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Front Psychiatry. 2013 Sep 27;4:118. doi: 10.3389/fpsyt.2013.00118. eCollection 2013.

Epigenetic Biomarkers as Predictors and Correlates of Symptom Improvement Following Psychotherapy in Combat Veterans with PTSD.

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1
Traumatic Stress Studies Division, Department of Psychiatry, Icahn School of Medicine at Mount Sinai , New York, NY , USA ; Mental Health Care Center, PTSD Clinical Research Program and Laboratory of Clinical Neuroendocrinology and Neurochemistry, James J. Peters Veterans Affairs Medical Center , Bronx, NY , USA ; Fishberg Department of Neuroscience, Icahn School of Medicine at Mount Sinai , New York, NY , USA.

Abstract

Epigenetic alterations offer promise as diagnostic or prognostic markers, but it is not known whether these measures associate with, or predict, clinical state. These questions were addressed in a pilot study with combat veterans with PTSD to determine whether cytosine methylation in promoter regions of the glucocorticoid related NR3C1 and FKBP51 genes would predict or associate with treatment outcome. Veterans with PTSD received prolonged exposure (PE) psychotherapy, yielding responders (n = 8), defined by no longer meeting diagnostic criteria for PTSD, and non-responders (n = 8). Blood samples were obtained at pre-treatment, after 12 weeks of psychotherapy (post-treatment), and after a 3-month follow-up. Methylation was examined in DNA extracted from lymphocytes. Measures reflecting glucocorticoid receptor (GR) activity were also obtained (i.e., plasma and 24 h-urinary cortisol, plasma ACTH, lymphocyte lysozyme IC50-DEX, and plasma neuropeptide-Y). Methylation of the GR gene (NR3C1) exon 1F promoter assessed at pre-treatment predicted treatment outcome, but was not significantly altered in responders or non-responders at post-treatment or follow-up. In contrast, methylation of the FKBP5 gene (FKBP51) exon 1 promoter region did not predict treatment response, but decreased in association with recovery. In a subset, a corresponding group difference in FKBP5 gene expression was observed, with responders showing higher gene expression at post-treatment than non-responders. Endocrine markers were also associated with the epigenetic markers. These preliminary observations require replication and validation. However, the results support research indicating that some glucocorticoid related genes are subject to environmental regulation throughout life. Moreover, psychotherapy constitutes a form of "environmental regulation" that may alter epigenetic state. Finally, the results further suggest that different genes may be associated with prognosis and symptom state, respectively.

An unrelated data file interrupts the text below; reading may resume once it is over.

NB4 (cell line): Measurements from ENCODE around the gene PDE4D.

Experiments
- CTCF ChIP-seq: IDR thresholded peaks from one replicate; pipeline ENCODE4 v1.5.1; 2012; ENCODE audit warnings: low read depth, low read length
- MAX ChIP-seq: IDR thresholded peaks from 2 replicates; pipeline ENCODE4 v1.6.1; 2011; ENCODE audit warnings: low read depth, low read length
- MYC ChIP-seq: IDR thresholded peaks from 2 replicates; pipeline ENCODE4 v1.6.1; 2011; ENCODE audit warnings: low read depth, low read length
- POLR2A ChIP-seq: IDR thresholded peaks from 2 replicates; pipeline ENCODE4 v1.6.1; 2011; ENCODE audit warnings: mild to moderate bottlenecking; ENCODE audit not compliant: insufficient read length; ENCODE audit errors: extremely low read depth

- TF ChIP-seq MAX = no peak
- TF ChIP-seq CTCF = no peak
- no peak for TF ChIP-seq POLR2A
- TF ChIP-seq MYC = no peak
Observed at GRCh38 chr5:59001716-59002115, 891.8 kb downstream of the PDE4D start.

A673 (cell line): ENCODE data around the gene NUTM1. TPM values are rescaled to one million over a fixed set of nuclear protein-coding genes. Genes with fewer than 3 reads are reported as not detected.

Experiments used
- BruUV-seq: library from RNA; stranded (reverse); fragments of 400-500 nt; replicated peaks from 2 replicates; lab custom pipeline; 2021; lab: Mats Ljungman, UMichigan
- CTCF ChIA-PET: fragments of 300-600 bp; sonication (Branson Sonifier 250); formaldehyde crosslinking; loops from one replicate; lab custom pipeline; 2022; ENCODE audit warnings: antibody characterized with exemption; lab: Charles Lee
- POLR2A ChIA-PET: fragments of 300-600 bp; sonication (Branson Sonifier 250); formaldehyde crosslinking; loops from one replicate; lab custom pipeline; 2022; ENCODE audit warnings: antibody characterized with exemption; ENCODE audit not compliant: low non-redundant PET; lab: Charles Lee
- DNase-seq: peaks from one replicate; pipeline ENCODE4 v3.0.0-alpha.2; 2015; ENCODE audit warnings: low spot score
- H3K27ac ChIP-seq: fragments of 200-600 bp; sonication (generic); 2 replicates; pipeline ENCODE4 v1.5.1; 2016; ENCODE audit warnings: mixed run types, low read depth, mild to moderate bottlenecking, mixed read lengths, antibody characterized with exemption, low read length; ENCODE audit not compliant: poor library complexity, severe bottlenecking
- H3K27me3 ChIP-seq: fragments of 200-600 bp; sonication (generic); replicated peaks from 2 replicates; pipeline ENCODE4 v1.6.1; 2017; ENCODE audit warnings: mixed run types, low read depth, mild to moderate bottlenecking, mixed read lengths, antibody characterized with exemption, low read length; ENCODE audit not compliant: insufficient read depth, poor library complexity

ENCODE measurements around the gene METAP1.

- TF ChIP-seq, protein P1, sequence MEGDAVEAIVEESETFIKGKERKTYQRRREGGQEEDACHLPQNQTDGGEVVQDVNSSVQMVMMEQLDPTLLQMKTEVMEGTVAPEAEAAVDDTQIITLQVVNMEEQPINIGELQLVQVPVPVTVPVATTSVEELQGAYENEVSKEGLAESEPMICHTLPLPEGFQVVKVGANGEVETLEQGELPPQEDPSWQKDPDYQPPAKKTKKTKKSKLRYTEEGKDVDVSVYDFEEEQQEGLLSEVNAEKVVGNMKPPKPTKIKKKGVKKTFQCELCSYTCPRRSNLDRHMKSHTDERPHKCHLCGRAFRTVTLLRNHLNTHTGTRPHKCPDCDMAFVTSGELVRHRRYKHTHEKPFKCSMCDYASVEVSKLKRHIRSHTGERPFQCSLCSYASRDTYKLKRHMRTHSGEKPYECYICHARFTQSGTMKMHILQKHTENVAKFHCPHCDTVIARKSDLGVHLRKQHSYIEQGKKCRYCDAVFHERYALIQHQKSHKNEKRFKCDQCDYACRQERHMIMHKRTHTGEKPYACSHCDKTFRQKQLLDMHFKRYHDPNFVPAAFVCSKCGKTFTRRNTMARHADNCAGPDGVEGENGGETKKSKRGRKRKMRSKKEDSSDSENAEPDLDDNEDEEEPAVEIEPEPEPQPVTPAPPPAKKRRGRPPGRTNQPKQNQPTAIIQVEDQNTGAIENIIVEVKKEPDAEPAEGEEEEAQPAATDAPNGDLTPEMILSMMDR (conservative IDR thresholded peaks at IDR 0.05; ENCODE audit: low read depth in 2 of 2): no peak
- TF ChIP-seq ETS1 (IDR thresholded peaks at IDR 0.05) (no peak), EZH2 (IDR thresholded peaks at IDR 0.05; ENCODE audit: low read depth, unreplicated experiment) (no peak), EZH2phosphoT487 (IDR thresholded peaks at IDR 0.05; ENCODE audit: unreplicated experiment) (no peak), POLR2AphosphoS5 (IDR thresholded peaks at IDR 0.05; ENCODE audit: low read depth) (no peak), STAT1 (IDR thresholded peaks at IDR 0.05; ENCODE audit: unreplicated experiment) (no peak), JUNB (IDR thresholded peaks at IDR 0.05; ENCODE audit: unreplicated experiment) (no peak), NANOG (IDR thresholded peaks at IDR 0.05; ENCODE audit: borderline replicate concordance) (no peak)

KEYWORDS:

FK506 binding protein 5; PTSD; epigenetics; glucocorticoid receptor; methylation; promoter; psychotherapy; veterans

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